Chirac says Europe needs its own spy satellite, free of US

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The Independent Online
France wants Europe to develop its own spy satellite facility as a "necessary precondition for achieving strategic autonomy", President Jacques Chirac said yesterday. Underlining the desire of the Gaullist government for a European defence capacity that could operate independently of the United States, Mr Chirac said he also favoured the inclusion of defence structures within the European Union.

He was speaking on the second day of the annual assembly of the West European Union, the political arm of Nato in Europe, just a year after France announced its decision to rejoin most Nato structures. He was the first French president ever to address the 48-year-old organisation.

France and Germany are already co-operating on the development of a reconnaissance satellite. But Mr Chirac's proposal went further, calling for a "real European capability in space intelligence" and making it clear this was needed for "strategic autonomy".

The lack of its own satellite reconnaissance capacity makes Europe entirely dependent on the US for military operations abroad. Europe's other main deficiency is the lack of large military transport planes. Mr Chirac did not mention this, though he did appeal for the embryonic European defence agency (at present comprising France, Germany, Britain and Italy) to become "a competitive industrial and technological base".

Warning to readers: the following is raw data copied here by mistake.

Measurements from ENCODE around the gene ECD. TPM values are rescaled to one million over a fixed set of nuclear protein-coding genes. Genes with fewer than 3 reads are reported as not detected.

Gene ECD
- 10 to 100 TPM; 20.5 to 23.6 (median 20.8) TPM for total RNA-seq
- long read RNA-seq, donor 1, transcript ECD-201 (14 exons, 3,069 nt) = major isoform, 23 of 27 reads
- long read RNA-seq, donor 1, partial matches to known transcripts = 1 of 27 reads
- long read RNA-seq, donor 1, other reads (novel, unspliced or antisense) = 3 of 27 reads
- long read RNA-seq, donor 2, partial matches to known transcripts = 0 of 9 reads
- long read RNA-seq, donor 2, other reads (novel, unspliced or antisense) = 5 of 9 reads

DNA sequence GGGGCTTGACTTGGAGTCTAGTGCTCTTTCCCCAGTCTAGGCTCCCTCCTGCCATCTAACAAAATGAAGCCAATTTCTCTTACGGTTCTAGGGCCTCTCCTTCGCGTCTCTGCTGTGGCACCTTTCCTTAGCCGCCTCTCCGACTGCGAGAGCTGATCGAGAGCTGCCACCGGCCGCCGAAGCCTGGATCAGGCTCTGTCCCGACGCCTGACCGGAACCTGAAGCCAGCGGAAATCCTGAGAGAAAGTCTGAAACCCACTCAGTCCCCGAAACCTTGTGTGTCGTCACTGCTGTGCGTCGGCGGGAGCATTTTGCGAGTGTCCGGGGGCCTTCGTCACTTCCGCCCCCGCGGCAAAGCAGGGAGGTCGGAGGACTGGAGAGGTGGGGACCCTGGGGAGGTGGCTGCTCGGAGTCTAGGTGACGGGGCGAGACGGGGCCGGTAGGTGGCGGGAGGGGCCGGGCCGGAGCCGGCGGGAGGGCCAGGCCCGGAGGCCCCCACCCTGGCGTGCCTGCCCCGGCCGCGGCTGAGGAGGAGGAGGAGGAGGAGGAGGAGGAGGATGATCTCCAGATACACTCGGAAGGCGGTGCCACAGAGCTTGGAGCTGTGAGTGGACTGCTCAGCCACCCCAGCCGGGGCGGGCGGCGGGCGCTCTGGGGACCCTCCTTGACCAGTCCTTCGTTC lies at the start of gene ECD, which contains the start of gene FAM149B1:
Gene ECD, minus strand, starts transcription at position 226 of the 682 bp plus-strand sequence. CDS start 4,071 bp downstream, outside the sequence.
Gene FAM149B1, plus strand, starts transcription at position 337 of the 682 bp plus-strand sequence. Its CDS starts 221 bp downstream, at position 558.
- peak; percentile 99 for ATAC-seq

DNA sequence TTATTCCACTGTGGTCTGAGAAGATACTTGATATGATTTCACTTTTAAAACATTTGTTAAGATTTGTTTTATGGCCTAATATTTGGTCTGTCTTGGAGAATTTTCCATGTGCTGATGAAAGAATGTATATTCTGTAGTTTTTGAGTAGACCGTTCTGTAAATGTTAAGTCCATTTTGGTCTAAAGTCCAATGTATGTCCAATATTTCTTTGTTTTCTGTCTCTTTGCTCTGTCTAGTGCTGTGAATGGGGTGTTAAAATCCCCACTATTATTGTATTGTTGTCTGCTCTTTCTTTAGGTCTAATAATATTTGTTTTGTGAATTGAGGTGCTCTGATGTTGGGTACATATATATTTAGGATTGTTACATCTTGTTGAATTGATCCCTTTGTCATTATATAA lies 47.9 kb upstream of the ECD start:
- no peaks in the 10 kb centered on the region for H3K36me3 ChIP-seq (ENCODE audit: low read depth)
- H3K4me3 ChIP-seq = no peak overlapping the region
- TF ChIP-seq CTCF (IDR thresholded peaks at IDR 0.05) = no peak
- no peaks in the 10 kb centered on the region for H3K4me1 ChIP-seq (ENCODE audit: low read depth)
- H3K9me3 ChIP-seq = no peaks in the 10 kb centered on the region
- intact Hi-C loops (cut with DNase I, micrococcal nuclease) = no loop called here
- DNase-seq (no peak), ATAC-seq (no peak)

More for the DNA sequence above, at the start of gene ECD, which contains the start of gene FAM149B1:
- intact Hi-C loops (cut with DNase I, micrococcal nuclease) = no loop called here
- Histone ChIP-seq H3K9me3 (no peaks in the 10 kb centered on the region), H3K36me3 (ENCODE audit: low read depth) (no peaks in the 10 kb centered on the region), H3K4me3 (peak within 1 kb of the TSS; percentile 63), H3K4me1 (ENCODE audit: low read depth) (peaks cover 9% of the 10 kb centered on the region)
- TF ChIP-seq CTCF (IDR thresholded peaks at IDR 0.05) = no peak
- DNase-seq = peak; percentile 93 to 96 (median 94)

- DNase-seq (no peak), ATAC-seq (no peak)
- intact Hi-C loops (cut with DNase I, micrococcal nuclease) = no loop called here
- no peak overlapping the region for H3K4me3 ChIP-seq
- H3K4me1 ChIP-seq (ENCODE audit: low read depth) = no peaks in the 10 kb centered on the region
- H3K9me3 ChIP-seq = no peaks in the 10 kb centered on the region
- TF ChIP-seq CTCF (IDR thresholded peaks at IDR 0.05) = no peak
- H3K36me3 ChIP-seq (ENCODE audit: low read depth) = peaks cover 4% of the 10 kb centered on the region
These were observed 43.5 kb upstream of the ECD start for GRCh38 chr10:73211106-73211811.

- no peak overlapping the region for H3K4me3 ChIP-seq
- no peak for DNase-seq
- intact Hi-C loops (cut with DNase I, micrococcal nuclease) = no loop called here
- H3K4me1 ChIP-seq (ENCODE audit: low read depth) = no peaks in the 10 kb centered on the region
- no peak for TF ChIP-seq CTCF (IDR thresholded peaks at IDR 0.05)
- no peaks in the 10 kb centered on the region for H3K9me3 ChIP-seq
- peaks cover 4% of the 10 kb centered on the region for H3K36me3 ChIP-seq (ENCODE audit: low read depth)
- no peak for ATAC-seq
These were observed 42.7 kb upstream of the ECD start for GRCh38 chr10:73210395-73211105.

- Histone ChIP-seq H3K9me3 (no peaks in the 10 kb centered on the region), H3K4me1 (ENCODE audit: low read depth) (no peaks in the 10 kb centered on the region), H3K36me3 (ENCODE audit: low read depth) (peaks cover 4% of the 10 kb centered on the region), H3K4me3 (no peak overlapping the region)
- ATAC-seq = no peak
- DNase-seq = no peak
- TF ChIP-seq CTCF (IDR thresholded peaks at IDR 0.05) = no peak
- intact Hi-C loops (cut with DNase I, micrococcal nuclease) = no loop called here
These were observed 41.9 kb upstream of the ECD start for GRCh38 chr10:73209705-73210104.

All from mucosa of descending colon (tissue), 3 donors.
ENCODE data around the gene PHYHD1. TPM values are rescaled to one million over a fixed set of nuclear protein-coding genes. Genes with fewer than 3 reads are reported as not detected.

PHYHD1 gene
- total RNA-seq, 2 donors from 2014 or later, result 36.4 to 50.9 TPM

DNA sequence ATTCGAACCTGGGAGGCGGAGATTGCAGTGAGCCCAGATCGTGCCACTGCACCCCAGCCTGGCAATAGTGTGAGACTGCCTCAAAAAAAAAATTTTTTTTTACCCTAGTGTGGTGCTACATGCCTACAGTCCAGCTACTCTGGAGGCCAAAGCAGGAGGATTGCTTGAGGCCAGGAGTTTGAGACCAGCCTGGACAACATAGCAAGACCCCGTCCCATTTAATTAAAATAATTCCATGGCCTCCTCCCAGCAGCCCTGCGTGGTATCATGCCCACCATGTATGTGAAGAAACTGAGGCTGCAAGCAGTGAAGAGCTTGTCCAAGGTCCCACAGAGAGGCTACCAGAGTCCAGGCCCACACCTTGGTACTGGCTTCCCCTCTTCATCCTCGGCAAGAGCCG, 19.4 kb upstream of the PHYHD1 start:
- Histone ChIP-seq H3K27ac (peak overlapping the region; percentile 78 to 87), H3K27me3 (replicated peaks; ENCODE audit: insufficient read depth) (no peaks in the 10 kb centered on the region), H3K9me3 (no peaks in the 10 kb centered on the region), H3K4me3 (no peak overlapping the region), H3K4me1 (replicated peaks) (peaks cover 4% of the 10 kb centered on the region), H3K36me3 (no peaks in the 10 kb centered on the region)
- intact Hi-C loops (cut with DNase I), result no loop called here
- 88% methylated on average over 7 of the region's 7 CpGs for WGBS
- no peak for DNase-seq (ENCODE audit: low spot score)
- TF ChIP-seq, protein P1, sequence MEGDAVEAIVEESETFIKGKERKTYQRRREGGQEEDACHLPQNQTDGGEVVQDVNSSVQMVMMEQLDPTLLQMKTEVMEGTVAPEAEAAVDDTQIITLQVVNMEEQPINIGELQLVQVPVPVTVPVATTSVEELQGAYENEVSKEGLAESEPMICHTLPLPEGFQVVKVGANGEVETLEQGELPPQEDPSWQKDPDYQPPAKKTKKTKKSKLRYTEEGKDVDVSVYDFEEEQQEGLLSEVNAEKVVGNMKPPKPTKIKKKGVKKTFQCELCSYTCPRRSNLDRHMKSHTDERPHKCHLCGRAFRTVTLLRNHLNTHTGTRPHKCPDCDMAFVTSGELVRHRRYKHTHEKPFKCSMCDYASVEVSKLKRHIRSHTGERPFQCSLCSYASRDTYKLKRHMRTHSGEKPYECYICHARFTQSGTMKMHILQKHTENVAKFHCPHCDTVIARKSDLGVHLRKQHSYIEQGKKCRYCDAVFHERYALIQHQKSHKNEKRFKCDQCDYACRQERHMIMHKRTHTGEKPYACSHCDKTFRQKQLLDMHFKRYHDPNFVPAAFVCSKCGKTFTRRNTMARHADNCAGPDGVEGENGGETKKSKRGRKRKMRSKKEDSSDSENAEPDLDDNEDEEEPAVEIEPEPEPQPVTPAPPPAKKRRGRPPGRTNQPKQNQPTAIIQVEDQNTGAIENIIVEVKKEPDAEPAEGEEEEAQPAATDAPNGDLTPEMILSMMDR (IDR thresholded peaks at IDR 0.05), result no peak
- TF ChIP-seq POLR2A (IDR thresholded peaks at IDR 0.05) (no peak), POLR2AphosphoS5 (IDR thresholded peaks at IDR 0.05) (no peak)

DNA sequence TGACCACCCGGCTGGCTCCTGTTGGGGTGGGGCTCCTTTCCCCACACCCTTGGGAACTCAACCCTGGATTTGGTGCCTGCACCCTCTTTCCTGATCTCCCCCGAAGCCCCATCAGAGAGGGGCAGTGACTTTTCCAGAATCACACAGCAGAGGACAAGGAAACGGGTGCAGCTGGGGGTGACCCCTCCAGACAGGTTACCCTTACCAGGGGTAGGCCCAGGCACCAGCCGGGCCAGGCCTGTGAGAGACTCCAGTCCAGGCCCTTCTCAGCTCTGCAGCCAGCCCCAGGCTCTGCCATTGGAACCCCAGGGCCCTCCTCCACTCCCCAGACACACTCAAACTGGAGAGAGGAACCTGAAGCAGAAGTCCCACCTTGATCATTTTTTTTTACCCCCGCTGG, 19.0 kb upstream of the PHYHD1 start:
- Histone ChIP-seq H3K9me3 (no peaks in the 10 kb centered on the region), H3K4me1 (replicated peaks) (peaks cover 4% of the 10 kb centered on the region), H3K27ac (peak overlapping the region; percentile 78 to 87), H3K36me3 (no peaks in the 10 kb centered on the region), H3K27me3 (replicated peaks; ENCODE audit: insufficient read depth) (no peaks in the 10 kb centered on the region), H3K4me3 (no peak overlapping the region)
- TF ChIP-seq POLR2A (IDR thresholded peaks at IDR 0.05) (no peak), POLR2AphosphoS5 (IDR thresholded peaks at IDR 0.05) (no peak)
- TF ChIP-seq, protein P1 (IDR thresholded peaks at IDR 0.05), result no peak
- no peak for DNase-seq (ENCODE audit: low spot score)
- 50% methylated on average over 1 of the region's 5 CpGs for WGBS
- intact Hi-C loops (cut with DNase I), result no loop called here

These were two of four points Mr Chirac set out as France's programme for its presidency of the WEU which begins next January. The others were the streamlining of current armed forces co-operation in Europe - which at present includes the mainly Franco-German Eurocorps and the mainly Franco-British European Air Group - and closer co-operation in operational planning between the WEU and Nato.

The tenor of Mr Chirac's speech, with its strong emphasis on European defence autonomy, appeared to offer at least half an answer to a question widely posed when France rejoined Nato last year. Was its return an acceptance that in the post-Cold War world it needed the shelter of the Atlantic Alliance, or did it see its membership as a stage towards the creation of stronger European pillar within Nato which could eventually become an autonomous defence alliance?